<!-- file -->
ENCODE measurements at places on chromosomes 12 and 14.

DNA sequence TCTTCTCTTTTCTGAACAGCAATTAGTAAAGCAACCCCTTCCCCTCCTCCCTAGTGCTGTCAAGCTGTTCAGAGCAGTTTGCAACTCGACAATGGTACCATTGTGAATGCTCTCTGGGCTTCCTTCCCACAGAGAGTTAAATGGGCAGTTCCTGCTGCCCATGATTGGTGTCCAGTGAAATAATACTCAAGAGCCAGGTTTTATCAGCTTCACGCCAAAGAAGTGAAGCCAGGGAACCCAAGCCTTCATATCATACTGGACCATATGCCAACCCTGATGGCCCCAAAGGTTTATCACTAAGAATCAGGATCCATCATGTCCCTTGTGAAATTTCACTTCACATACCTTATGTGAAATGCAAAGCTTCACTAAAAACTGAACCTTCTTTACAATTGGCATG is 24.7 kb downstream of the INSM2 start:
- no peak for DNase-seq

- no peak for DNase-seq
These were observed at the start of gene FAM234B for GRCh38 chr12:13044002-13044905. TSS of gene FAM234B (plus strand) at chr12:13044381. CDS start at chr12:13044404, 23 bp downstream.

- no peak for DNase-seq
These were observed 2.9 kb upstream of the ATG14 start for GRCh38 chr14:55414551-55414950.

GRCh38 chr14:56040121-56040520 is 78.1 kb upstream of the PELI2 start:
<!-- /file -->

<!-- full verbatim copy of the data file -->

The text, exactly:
ENCODE measurements at places on chromosomes 12 and 14.

DNA sequence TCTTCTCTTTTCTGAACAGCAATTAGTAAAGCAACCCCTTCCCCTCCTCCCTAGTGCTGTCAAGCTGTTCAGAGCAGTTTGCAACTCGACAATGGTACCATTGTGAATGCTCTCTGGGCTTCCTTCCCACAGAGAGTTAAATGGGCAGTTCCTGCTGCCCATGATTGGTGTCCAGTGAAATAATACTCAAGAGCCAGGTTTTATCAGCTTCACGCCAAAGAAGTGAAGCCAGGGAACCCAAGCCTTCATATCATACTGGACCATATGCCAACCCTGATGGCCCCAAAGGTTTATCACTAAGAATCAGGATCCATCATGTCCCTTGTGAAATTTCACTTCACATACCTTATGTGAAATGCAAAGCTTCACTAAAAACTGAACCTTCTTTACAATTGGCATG is 24.7 kb downstream of the INSM2 start:
- no peak for DNase-seq

- no peak for DNase-seq
These were observed at the start of gene FAM234B for GRCh38 chr12:13044002-13044905. TSS of gene FAM234B (plus strand) at chr12:13044381. CDS start at chr12:13044404, 23 bp downstream.

- no peak for DNase-seq
These were observed 2.9 kb upstream of the ATG14 start for GRCh38 chr14:55414551-55414950.

GRCh38 chr14:56040121-56040520 is 78.1 kb upstream of the PELI2 start: